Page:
Is Your Opponent Represented. In deciding whether to represent yourself, consider whether your opponent is represented by counsel. If the other party has counsel, it will make your job of representing yourself much harder. Opposing counsel is less likely to consider settlement because he believes that, with you representing yourself, it is just a matter of time before he prevails. Opposing counsel is also more likely to try to use tactics to take advantage of your inexperience, such as not complying with certain rules of procedure or evidence because you won’t know when or how to object. On the other hand, if the other party is not represented, you will be on equal footing if you decide to represent yourself too. However, you may also have an opportunity to intimidate your opponent or gain an advantage by retaining counsel.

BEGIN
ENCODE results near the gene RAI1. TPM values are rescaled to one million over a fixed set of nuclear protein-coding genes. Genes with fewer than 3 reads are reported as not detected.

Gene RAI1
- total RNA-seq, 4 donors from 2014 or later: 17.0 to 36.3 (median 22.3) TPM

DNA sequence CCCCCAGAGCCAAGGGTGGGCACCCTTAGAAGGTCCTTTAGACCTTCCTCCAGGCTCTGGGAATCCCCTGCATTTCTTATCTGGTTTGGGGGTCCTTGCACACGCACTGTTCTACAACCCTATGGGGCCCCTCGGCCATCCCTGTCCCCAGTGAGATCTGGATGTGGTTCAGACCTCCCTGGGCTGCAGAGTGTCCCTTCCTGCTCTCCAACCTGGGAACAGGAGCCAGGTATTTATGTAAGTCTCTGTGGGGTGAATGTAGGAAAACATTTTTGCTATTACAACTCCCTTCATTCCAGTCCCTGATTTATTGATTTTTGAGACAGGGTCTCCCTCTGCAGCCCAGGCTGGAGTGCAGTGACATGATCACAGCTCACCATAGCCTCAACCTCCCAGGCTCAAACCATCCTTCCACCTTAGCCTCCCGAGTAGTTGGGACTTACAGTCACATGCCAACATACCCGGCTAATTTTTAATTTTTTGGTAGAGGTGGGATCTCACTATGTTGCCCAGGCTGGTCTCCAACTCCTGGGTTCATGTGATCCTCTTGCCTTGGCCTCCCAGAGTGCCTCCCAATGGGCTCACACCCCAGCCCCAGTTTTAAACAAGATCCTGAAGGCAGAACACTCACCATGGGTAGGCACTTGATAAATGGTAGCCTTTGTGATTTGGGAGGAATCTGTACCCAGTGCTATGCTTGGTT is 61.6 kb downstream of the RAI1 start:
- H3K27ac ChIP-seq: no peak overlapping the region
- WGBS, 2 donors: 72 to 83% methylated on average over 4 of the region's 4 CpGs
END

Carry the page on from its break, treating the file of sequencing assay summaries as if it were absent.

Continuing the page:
Time Drain and Opportunity Cost. To do even a halfway decent job of representing yourself in a trademark opposition, you are going to have to put in a lot of hours. You have to learn how to be a lawyer, learn substantive trademark law, and learn all the procedural laws and rules governing trademark opposition proceedings. It is going to be hard to learn all of that in the time set out in the scheduling order issued by the TTAB. And, even if you could get up to speed, is that really how you want to spend your time?

Scout Your Opponent

I always like to get a sense of who my adversary is in the trademark opposition. I start by researching the opposer’s history in proceedings before the TTAB. The USPTO makes this quite easy. Just go to the TTAB’s inquiry system called TTABVUE. Put the name of the opposer in the party search box and click on the search button. It will return a listing of all opposition and cancellations involving the opposer.